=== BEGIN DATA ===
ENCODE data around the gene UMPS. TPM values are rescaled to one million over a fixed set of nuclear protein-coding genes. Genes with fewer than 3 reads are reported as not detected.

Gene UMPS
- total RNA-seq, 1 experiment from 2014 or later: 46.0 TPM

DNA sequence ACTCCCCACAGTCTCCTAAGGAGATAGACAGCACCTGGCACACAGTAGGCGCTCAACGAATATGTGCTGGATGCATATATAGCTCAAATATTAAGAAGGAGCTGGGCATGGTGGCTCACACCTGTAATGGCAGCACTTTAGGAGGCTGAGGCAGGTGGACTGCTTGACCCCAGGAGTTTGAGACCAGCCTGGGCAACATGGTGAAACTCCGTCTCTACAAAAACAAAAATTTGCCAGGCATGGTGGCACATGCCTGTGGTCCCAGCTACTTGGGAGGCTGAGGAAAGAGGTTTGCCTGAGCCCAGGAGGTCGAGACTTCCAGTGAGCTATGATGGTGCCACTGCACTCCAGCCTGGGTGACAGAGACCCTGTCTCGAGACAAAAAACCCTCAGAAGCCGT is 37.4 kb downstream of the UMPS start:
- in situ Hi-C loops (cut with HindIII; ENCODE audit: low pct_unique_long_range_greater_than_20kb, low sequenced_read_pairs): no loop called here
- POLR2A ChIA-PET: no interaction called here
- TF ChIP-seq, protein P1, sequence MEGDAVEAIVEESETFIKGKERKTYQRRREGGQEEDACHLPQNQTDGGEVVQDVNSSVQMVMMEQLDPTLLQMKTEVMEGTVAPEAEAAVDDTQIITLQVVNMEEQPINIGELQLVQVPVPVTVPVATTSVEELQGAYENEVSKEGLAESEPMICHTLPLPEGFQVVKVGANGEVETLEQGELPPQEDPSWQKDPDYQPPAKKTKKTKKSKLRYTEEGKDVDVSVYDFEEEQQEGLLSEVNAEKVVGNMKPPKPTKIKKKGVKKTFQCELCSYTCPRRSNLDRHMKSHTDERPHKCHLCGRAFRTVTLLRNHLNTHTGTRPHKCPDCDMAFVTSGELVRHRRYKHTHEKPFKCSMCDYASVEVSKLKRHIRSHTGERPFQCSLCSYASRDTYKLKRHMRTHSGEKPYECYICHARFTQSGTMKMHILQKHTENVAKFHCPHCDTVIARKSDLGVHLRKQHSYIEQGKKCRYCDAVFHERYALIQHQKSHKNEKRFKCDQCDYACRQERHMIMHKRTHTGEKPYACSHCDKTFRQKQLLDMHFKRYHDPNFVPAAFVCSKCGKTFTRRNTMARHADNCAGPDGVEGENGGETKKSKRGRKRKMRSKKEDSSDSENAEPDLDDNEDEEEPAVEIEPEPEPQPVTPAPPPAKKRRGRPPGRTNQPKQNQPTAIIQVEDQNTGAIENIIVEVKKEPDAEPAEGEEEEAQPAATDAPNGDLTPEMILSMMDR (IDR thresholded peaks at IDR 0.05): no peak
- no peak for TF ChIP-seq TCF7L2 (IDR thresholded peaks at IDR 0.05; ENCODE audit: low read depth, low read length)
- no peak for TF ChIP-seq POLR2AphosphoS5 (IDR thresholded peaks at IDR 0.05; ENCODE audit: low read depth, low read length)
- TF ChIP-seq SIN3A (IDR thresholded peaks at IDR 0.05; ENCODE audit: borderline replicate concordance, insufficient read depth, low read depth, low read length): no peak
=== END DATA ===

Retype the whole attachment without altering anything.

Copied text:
ENCODE data around the gene UMPS. TPM values are rescaled to one million over a fixed set of nuclear protein-coding genes. Genes with fewer than 3 reads are reported as not detected.

Gene UMPS
- total RNA-seq, 1 experiment from 2014 or later: 46.0 TPM

DNA sequence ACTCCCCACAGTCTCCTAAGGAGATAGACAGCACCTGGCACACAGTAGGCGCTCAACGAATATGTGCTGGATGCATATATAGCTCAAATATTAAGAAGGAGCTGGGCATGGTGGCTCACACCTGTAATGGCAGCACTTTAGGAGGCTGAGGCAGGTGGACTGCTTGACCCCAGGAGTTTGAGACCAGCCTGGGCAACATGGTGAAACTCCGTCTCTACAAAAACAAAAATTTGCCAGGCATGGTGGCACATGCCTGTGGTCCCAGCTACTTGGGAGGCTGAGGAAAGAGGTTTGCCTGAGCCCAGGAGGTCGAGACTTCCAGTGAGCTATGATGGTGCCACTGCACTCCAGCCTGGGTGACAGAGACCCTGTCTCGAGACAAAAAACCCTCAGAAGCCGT is 37.4 kb downstream of the UMPS start:
- in situ Hi-C loops (cut with HindIII; ENCODE audit: low pct_unique_long_range_greater_than_20kb, low sequenced_read_pairs): no loop called here
- POLR2A ChIA-PET: no interaction called here
- TF ChIP-seq, protein P1, sequence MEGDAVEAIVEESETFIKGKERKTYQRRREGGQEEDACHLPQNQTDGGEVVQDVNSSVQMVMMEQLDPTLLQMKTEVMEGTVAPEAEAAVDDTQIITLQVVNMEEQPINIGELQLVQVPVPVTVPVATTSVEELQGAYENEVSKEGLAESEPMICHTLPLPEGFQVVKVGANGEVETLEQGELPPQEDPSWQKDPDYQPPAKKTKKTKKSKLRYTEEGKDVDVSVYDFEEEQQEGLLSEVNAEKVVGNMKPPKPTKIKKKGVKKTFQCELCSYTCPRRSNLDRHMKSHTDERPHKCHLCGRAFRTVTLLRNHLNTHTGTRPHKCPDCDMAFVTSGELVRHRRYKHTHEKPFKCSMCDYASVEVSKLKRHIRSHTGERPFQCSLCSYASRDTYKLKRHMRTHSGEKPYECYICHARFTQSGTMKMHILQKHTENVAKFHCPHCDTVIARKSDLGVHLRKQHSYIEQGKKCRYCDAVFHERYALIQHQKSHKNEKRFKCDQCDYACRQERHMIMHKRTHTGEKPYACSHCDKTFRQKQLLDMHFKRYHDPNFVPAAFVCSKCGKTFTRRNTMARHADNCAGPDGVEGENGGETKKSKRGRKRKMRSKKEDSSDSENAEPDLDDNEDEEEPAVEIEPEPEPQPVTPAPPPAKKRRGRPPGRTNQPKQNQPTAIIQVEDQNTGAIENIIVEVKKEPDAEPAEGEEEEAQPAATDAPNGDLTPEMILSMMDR (IDR thresholded peaks at IDR 0.05): no peak
- no peak for TF ChIP-seq TCF7L2 (IDR thresholded peaks at IDR 0.05; ENCODE audit: low read depth, low read length)
- no peak for TF ChIP-seq POLR2AphosphoS5 (IDR thresholded peaks at IDR 0.05; ENCODE audit: low read depth, low read length)
- TF ChIP-seq SIN3A (IDR thresholded peaks at IDR 0.05; ENCODE audit: borderline replicate concordance, insufficient read depth, low read depth, low read length): no peak